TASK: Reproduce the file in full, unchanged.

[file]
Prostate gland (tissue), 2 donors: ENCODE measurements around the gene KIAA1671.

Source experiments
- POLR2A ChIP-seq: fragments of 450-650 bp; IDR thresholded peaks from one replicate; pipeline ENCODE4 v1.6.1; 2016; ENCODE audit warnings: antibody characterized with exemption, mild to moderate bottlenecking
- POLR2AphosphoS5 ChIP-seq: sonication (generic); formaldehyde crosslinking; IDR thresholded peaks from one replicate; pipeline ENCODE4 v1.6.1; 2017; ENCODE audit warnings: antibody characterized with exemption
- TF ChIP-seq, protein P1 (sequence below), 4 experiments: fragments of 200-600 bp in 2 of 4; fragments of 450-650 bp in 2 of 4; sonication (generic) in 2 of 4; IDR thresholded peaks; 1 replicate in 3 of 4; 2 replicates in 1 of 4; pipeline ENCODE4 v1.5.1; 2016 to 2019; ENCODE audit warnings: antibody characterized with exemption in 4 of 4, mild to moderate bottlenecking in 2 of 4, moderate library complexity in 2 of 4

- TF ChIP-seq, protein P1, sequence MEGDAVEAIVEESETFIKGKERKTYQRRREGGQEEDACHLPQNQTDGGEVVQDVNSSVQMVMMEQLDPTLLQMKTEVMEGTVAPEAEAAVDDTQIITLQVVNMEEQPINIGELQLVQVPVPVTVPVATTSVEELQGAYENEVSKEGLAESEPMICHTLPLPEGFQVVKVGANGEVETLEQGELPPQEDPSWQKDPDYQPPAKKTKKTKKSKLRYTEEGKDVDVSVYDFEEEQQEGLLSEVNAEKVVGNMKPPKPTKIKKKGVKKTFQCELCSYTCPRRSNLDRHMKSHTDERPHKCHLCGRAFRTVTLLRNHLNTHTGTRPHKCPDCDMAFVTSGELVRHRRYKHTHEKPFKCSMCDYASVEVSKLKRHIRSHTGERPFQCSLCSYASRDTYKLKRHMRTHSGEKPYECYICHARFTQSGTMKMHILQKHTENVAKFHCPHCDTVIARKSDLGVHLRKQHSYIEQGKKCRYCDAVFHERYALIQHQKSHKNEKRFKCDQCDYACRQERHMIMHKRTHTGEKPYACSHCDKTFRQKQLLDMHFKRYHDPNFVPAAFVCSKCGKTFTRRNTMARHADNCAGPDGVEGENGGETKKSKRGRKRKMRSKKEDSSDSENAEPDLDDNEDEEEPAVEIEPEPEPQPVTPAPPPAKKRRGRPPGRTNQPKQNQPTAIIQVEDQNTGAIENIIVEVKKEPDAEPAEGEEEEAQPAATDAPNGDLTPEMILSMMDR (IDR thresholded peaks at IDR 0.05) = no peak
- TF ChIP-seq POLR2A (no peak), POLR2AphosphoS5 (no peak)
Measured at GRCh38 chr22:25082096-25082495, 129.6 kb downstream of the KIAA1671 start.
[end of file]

Prostate gland (tissue), 2 donors: ENCODE measurements around the gene KIAA1671.

Source experiments
- POLR2A ChIP-seq: fragments of 450-650 bp; IDR thresholded peaks from one replicate; pipeline ENCODE4 v1.6.1; 2016; ENCODE audit warnings: antibody characterized with exemption, mild to moderate bottlenecking
- POLR2AphosphoS5 ChIP-seq: sonication (generic); formaldehyde crosslinking; IDR thresholded peaks from one replicate; pipeline ENCODE4 v1.6.1; 2017; ENCODE audit warnings: antibody characterized with exemption
- TF ChIP-seq, protein P1 (sequence below), 4 experiments: fragments of 200-600 bp in 2 of 4; fragments of 450-650 bp in 2 of 4; sonication (generic) in 2 of 4; IDR thresholded peaks; 1 replicate in 3 of 4; 2 replicates in 1 of 4; pipeline ENCODE4 v1.5.1; 2016 to 2019; ENCODE audit warnings: antibody characterized with exemption in 4 of 4, mild to moderate bottlenecking in 2 of 4, moderate library complexity in 2 of 4

- TF ChIP-seq, protein P1, sequence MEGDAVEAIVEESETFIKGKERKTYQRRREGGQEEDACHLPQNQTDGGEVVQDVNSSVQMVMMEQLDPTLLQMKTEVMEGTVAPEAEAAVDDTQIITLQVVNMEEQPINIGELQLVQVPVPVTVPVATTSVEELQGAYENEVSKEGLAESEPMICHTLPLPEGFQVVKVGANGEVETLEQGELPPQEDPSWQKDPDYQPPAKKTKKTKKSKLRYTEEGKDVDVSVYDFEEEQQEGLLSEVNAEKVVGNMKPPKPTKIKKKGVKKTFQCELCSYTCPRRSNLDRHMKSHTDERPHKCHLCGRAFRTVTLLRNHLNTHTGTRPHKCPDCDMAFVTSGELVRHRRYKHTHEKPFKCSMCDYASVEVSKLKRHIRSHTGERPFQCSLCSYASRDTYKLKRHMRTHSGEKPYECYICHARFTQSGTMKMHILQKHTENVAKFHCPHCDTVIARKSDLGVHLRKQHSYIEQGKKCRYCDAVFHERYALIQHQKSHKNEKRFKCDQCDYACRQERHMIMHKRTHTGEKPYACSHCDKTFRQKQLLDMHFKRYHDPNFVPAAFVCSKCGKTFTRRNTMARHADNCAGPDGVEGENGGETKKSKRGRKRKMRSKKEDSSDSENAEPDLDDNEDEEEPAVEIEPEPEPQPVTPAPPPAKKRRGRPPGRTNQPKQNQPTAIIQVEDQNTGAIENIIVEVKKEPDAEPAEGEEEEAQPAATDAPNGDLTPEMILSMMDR (IDR thresholded peaks at IDR 0.05) = no peak
- TF ChIP-seq POLR2A (no peak), POLR2AphosphoS5 (no peak)
Measured at GRCh38 chr22:25082096-25082495, 129.6 kb downstream of the KIAA1671 start.